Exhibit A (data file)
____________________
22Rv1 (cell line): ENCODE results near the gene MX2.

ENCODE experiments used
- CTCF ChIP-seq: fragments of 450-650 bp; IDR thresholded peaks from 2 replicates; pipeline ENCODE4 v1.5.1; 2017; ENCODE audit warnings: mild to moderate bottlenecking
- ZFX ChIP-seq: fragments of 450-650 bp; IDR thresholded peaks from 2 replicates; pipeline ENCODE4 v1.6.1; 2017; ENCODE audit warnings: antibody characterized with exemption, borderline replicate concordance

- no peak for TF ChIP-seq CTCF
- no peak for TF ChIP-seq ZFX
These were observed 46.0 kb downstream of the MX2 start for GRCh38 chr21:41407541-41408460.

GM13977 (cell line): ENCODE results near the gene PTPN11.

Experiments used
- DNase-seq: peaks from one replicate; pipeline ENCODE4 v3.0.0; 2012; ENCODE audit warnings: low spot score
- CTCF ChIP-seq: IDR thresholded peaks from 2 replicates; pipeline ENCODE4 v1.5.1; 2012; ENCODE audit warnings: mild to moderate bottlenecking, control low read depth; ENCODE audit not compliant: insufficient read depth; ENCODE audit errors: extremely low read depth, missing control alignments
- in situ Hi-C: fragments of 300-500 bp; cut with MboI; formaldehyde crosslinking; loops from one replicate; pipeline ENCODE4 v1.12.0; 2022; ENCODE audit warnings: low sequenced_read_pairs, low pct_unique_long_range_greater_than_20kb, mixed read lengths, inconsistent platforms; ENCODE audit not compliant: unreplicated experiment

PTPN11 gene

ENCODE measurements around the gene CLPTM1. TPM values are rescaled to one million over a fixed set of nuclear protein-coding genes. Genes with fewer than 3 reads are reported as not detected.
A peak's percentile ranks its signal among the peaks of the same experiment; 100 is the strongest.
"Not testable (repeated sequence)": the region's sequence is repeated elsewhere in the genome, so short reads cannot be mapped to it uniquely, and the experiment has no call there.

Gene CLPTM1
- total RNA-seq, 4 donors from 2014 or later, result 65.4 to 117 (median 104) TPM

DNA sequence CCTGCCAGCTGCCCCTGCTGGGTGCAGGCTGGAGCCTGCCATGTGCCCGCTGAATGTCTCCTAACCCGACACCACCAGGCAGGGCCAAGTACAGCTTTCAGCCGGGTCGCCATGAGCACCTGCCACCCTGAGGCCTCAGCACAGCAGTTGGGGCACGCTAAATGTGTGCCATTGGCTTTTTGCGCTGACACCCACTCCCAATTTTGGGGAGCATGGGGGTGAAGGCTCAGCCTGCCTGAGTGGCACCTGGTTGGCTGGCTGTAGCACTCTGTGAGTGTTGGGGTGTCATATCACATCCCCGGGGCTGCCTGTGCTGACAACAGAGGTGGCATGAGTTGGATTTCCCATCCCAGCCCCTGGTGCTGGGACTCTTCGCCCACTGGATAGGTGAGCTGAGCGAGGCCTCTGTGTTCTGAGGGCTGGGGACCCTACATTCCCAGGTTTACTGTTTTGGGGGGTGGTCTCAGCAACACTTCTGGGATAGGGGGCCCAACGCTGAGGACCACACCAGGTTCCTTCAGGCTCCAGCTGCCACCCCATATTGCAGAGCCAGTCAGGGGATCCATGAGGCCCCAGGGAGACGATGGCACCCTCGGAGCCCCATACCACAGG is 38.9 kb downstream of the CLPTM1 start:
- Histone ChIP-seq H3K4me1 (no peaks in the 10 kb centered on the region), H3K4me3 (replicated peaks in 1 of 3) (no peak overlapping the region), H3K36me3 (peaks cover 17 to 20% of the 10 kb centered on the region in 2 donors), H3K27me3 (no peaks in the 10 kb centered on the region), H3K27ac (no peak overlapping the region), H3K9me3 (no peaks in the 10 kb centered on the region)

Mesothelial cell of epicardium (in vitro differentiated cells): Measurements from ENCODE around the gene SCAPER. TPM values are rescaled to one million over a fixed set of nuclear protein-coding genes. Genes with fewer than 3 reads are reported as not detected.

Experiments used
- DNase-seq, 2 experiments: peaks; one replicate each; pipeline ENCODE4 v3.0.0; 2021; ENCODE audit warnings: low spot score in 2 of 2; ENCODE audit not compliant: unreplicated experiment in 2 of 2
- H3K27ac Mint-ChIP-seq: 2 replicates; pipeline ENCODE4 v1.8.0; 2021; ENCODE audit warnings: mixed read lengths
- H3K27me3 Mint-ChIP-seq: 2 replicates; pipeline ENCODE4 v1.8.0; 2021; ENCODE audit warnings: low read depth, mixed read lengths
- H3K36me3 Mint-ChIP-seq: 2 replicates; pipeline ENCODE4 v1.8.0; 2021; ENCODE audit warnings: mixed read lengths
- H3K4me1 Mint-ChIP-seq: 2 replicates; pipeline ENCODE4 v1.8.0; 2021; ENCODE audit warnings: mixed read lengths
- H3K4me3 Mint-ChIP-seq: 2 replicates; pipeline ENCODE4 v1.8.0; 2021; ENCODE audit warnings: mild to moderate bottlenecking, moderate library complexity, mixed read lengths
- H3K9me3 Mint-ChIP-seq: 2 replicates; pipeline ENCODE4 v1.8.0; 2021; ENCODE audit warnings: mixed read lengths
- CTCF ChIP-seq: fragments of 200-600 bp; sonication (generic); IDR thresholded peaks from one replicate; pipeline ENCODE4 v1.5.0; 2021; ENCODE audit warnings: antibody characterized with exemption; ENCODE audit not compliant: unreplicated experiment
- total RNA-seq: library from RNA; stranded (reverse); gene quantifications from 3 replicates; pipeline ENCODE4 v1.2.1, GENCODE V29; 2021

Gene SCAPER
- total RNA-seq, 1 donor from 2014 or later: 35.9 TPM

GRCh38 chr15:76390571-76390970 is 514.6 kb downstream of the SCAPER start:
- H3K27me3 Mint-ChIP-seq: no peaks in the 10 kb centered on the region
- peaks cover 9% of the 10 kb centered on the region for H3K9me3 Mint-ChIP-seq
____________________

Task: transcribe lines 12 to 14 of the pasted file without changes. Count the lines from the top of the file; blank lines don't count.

- in situ Hi-C: fragments of 300-500 bp; cut with MboI; formaldehyde crosslinking; loops from one replicate; pipeline ENCODE4 v1.12.0; 2022; ENCODE audit warnings: low sequenced_read_pairs, low pct_unique_long_range_greater_than_20kb, mixed read lengths, inconsistent platforms; ENCODE audit not compliant: unreplicated experiment

PTPN11 gene

ENCODE measurements around the gene CLPTM1. TPM values are rescaled to one million over a fixed set of nuclear protein-coding genes. Genes with fewer than 3 reads are reported as not detected.